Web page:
Food Safety and RSA Training

1300 665633 +61 3 59669977 support@cft.com.au

    Student Login

Want to stay up to date with food safety news? Like us on Google & Facebook.


  • We have found the online program very easy to use and very comprehensive and it has fitted perfectly with the food safety requirements of our business.

    John - Manager

  • I think the course is really good because you can log back out and save your spot within the module. The modules seemed very precise to the point with images that associated to the particular topic which made learning interesting.

    Krystle - Training Manager

  • I always find CFT staff very helpful and efficient when we need anything, nothing is too much trouble.

    Ben - Company Director

“Food fraud” may sound funny, but we’re not talking about the Hamburglar here.

13/04/2014 - 5:47 pm by: U.S. Pharmacopeial Convention (USP)

The term refers to situations when food sellers purposely add to, mess around with, or misrepresent food, or when they mislead customers about what’s inside a given container in order to make more money.

Records show that the most commonly fraudulent products are olive oil, milk, saffron, honey and coffee.

Tea, fish, clouding agents (used in fruit juices, like lemon, to make products look freshly squeezed), maple syrup and spices (turmeric, black pepper and chili pepper) were also top imposters.

Most of the reported food fraud was committed by producers adding fillers (i.e. other plant leaves to tea leaves), mixing in less expensive spices with high value spices or watering down liquids. Olive oils were often replaced and/or diluted with cheaper vegetable oils.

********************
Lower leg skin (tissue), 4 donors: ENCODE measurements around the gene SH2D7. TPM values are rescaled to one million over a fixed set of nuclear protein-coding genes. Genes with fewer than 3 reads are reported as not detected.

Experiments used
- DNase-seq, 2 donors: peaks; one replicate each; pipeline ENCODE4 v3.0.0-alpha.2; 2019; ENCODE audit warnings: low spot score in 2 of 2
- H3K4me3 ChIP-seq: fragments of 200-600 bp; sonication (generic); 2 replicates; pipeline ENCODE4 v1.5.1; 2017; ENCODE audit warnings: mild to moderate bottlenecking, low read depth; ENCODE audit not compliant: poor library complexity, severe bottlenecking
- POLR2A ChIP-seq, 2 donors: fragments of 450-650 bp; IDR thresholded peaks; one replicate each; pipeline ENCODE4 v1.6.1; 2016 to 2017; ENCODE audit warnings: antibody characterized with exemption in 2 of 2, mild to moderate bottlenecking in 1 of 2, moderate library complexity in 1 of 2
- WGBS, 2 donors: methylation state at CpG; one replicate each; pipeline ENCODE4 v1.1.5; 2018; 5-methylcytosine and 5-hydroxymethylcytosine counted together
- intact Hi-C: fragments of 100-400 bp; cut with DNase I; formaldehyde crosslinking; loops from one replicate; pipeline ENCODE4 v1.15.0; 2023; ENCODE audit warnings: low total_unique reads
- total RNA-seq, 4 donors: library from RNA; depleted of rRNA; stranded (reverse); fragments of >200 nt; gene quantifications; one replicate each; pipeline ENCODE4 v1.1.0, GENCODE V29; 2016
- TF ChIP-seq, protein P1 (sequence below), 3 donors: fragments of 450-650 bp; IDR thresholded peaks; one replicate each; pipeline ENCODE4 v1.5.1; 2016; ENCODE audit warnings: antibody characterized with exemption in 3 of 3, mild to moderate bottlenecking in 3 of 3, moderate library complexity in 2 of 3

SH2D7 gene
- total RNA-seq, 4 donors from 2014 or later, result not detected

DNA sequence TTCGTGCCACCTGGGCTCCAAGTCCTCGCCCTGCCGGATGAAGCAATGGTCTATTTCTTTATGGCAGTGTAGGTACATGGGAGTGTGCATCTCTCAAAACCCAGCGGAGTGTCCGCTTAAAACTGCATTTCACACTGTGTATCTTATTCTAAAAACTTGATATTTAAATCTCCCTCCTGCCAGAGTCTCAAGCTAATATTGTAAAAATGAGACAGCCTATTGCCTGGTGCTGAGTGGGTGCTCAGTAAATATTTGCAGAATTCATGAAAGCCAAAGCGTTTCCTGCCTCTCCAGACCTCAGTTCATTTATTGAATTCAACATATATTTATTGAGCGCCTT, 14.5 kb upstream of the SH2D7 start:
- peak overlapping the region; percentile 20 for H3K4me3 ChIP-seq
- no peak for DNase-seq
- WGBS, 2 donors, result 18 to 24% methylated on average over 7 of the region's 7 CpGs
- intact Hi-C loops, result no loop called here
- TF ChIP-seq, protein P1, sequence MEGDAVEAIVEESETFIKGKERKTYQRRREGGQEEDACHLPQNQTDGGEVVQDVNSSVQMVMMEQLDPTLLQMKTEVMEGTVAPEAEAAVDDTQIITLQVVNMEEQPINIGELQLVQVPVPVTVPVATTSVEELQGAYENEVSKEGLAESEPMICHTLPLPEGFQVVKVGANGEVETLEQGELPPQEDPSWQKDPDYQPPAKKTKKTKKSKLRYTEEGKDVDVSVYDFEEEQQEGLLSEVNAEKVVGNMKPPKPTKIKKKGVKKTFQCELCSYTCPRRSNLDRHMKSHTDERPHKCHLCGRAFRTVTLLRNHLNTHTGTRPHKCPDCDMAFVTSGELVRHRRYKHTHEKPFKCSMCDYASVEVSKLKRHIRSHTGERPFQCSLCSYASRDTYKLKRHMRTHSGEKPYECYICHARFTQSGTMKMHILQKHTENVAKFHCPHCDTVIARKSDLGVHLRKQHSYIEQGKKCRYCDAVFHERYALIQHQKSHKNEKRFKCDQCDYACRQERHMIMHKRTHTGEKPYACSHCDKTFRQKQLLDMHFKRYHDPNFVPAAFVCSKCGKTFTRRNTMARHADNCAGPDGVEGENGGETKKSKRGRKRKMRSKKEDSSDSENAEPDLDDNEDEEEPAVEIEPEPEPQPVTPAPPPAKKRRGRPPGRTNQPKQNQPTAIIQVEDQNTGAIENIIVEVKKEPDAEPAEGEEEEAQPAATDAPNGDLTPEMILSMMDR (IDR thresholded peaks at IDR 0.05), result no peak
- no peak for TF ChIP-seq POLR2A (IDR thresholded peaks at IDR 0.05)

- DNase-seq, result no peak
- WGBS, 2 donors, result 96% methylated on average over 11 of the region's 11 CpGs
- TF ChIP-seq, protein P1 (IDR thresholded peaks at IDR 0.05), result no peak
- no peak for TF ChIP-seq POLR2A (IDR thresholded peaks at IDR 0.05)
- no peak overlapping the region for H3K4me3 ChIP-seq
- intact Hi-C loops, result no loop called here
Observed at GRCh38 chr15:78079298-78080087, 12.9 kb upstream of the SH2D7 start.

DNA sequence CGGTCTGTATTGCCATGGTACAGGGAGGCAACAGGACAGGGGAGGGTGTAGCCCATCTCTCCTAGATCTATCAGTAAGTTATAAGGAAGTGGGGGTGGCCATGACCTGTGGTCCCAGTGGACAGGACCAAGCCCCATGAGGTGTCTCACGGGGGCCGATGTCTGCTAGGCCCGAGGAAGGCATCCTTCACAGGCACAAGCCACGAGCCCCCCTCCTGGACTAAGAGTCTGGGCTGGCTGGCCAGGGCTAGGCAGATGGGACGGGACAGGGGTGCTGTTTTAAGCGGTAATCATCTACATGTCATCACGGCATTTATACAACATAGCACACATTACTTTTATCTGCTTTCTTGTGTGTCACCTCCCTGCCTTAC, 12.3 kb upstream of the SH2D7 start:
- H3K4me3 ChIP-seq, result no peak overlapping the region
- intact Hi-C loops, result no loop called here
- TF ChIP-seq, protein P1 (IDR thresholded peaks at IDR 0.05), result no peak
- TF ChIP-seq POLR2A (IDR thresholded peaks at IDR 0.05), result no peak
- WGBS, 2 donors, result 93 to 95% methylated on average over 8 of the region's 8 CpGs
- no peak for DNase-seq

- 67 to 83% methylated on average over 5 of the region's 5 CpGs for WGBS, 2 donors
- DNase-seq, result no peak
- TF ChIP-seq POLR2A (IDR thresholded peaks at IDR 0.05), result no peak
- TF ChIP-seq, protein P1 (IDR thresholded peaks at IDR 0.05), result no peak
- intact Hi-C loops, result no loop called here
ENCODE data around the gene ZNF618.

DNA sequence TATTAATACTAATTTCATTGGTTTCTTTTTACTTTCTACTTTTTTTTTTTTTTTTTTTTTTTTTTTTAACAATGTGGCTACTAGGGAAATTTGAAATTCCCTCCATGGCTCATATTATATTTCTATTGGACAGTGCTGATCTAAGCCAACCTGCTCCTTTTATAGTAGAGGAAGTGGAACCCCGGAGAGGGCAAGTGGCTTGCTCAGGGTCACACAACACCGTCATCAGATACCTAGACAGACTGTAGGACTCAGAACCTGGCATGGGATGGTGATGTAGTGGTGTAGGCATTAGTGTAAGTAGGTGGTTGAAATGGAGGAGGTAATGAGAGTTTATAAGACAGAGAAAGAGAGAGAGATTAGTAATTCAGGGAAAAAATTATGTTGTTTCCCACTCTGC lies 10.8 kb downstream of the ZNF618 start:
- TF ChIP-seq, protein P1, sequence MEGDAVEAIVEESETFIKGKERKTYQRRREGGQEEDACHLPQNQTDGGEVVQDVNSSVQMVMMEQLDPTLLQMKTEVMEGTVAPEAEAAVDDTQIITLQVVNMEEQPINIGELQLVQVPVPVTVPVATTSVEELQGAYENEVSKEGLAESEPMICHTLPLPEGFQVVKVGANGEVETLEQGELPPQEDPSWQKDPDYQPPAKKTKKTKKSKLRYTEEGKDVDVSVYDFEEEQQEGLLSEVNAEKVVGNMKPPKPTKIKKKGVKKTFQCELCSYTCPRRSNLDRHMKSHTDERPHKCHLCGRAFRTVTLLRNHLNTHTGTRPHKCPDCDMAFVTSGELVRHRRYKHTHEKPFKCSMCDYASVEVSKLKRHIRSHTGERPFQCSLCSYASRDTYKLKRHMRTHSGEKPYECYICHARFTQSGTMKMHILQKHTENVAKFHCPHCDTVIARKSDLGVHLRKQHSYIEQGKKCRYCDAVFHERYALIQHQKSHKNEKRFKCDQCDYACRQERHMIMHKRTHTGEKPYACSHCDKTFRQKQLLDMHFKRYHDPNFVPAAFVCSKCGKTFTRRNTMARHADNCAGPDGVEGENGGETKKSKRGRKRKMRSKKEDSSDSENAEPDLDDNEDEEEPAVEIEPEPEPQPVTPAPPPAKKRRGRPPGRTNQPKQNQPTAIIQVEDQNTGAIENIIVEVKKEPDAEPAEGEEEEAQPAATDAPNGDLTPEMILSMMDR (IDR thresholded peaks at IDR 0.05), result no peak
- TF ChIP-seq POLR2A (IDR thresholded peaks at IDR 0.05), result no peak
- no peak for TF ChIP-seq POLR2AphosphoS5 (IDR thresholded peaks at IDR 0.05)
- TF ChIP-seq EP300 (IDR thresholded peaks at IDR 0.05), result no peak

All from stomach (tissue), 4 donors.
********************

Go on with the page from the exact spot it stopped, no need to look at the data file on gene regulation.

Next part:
Tips to combat food fraud

  • If there's a "whole" alternative, use it. Buy lemons instead of lemon juice; pomegranates instead of pomegranate juice; loose leaf tea; saffron threads; etc. Also, purchase the whole spice (peppercorns, cloves, nutmeg, cinnamon sticks) and grind/grate it yourself.
  • Buy from reputable sources and brands you trust, including your local farmers market, co-op and natural food store. Know the who, when and where of the product.
  • Don't buy into the newest health trend. Food fraud appears more commonly in high-value ingredients that are linked to health benefits and consumers pay a premium for.
  • Educate yourself and train your palate. Does it taste, smell and look right? If you're wary, search online to see if that particular brand has been reported as fraudulent before.
  • Petition the FZANZ to set standards for the most commonly fraudulent products, like honey and olive oil.

 

Back to articles

Newsletter Signup

If you would like to keep up to date with the latest CFT news and training options please sign up to our newsletter subscription

Sign-up here